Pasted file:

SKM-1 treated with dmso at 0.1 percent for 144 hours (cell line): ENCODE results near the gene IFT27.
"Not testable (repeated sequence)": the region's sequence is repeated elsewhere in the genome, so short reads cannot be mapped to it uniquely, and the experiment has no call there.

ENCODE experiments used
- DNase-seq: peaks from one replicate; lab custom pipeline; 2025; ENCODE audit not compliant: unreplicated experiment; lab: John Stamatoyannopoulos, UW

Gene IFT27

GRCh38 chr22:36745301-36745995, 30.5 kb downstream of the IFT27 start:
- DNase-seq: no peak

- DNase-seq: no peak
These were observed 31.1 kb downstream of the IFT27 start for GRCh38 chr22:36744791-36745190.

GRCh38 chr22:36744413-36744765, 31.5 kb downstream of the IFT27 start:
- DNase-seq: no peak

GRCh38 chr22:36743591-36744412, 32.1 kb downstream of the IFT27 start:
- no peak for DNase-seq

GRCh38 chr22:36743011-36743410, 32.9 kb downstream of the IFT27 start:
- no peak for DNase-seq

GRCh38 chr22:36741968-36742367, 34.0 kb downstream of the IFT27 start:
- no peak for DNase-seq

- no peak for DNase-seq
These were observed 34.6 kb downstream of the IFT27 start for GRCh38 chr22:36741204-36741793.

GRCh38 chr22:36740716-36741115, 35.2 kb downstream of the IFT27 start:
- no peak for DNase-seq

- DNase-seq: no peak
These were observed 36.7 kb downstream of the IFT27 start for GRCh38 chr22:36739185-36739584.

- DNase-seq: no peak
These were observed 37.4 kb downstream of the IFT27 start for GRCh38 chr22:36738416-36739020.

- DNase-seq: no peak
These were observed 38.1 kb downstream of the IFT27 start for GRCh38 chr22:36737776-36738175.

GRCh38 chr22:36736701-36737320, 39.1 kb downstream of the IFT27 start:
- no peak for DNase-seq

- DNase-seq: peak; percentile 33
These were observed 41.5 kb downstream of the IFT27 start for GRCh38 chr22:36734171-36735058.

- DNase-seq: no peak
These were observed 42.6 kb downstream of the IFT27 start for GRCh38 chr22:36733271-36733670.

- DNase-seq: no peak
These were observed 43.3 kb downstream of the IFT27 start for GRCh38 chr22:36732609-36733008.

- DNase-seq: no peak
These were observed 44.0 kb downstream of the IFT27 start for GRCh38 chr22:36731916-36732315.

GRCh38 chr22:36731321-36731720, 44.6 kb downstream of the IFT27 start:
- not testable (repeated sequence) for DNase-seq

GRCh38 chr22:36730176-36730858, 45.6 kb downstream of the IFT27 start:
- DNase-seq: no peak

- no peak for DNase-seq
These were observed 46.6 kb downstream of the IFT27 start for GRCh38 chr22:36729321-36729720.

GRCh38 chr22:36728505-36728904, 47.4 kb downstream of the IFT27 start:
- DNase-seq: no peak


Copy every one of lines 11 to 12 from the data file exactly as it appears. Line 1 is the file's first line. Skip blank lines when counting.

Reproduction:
- DNase-seq: no peak

GRCh38 chr22:36743591-36744412, 32.1 kb downstream of the IFT27 start: